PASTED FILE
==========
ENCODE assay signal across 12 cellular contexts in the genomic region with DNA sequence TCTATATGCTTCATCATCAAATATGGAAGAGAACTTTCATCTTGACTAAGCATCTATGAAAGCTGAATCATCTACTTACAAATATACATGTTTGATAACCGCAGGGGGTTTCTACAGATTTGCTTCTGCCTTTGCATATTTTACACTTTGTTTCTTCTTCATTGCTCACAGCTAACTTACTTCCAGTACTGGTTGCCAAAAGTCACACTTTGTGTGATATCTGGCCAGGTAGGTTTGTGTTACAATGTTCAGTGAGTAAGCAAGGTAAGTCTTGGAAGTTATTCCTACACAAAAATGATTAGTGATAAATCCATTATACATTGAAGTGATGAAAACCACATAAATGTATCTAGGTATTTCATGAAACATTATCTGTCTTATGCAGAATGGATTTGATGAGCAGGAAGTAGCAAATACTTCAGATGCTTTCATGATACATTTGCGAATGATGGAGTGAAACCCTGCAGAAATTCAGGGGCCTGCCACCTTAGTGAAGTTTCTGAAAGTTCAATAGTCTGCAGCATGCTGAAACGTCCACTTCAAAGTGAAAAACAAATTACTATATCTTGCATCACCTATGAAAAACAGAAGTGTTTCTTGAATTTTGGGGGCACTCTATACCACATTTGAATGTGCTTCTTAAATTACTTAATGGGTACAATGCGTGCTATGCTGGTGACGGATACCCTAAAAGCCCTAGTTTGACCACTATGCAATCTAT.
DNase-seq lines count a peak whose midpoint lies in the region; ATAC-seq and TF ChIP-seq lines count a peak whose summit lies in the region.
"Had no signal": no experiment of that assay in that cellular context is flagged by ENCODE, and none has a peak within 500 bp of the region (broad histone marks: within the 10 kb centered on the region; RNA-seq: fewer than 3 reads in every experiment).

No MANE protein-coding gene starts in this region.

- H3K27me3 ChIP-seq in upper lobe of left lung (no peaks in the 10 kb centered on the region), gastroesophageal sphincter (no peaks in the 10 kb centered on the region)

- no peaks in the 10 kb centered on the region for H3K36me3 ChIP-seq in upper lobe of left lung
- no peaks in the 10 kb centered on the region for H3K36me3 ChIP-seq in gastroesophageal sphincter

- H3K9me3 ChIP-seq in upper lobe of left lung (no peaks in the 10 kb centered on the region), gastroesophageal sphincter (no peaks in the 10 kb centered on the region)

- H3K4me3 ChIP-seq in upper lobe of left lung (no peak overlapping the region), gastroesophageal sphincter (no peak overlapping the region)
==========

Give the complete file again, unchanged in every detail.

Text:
ENCODE assay signal across 12 cellular contexts in the genomic region with DNA sequence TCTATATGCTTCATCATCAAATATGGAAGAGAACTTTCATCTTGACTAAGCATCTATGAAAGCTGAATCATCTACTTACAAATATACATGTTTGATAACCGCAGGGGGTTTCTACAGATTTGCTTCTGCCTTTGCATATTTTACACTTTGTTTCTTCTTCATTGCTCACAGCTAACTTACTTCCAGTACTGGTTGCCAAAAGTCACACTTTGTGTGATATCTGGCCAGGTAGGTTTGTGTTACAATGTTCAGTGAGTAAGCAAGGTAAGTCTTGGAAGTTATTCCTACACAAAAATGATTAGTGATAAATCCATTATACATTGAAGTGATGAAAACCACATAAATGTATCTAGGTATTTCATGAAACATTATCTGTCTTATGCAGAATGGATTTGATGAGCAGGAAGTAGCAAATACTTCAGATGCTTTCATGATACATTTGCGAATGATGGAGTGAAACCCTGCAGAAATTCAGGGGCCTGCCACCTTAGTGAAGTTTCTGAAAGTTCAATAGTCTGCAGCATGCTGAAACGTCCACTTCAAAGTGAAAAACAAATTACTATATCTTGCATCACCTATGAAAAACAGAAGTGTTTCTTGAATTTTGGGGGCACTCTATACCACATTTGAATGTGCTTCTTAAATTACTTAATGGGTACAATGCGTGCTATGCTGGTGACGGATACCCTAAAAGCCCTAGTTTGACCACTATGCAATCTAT.
DNase-seq lines count a peak whose midpoint lies in the region; ATAC-seq and TF ChIP-seq lines count a peak whose summit lies in the region.
"Had no signal": no experiment of that assay in that cellular context is flagged by ENCODE, and none has a peak within 500 bp of the region (broad histone marks: within the 10 kb centered on the region; RNA-seq: fewer than 3 reads in every experiment).

No MANE protein-coding gene starts in this region.

- H3K27me3 ChIP-seq in upper lobe of left lung (no peaks in the 10 kb centered on the region), gastroesophageal sphincter (no peaks in the 10 kb centered on the region)

- no peaks in the 10 kb centered on the region for H3K36me3 ChIP-seq in upper lobe of left lung
- no peaks in the 10 kb centered on the region for H3K36me3 ChIP-seq in gastroesophageal sphincter

- H3K9me3 ChIP-seq in upper lobe of left lung (no peaks in the 10 kb centered on the region), gastroesophageal sphincter (no peaks in the 10 kb centered on the region)

- H3K4me3 ChIP-seq in upper lobe of left lung (no peak overlapping the region), gastroesophageal sphincter (no peak overlapping the region)